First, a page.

However, if they could be packed with tiny chemical sensors, they could help scientists probe for possible signs of life. “On Mars, looking for water or methane would be very interesting. Water is probably necessary for life on Mars and methane may be produced by life,” Bargatin added.

Although the nanoscale material seems promising, prototype samples of the nanocardboard bots rose only about a centimetre off ground, and have only carried mock payloads made out of silicone rings, in lab experiments. However, this effort is still in its research phase: there's more work to be done.

“We need to optimize the lift force and payload first," Bargatin said. "After that, we need to work on stability and control issues, for example, how do you get the microflyer exactly where you want it to go despite the wind gusts and other perturbations?”

Still, the boffins can dream. They hope that their nanocardboard material could one day be used in space exploration. Deploying numerous tiny robots has advantages over heavy, complex machinery, such as NASA's helicopter-like Martian drone, Bargatin reckoned.

“The Mars Helicopter is very exciting, but it’s still a single, complicated machine," he said. "If anything goes wrong, your experiment is over, since there’s no way of fixing it. We’re proposing an entirely different approach that doesn’t put all of your eggs in one basket.” ®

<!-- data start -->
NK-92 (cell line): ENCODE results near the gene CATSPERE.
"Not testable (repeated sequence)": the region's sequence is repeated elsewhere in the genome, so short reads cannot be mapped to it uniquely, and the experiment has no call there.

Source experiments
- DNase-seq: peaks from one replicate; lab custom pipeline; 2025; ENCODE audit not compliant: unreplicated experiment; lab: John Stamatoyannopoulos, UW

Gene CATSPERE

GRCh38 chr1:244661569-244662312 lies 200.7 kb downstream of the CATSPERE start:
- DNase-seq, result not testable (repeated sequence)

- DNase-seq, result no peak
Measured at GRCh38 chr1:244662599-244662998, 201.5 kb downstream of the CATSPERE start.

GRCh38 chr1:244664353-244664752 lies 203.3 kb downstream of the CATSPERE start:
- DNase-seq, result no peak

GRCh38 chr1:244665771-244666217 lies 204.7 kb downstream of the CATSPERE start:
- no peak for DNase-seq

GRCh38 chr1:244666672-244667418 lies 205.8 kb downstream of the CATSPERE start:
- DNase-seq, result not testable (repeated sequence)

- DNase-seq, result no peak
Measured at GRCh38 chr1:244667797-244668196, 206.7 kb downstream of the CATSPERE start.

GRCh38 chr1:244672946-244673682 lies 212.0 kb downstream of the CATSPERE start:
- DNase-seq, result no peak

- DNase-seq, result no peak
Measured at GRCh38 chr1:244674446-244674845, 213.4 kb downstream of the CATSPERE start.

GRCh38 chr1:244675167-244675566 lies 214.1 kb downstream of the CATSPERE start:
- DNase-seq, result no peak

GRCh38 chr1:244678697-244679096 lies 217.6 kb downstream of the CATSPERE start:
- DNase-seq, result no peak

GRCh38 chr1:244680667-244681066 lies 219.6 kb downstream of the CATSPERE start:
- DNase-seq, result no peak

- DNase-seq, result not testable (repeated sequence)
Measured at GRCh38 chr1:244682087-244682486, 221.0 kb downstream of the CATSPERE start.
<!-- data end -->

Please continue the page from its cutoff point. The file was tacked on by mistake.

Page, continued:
Similar topics

Other stories you might like

  • Mars Express orbiter to get code update after 19 years
    And over millions of miles, too. Piece of cake!?

    The software on ESA's Mars Express spacecraft is to be upgraded after nearly two decades, giving the orbiter capabilities to hunt for water beneath the planet and study its larger moon, Phobos.

    Mars Express was launched on June 2, 2003, and was initially made up of two components: the Mars Express Orbiter and the Beagle 2 lander. Unfortunately, the lander failed to make contact with Earth after it was released and arrived at the surface of the Red Planet. It is presumed lost. The orbiter, however, is still working after 19 years in service, spinning around Mars.

    Now, engineers at the Istituto Nazionale di Astrofisica (INAF), Italy, are revamping the spacecraft's software. The upgrade will allow the Mars Express Orbiter to continue searching for water locked beneath the Martian surface using its MARSIS radio-wave instrument and monitor the planet's closest satellite, Phobos, more efficiently. MARSIS is today operated by INAF and funded by the Italian Space Agency.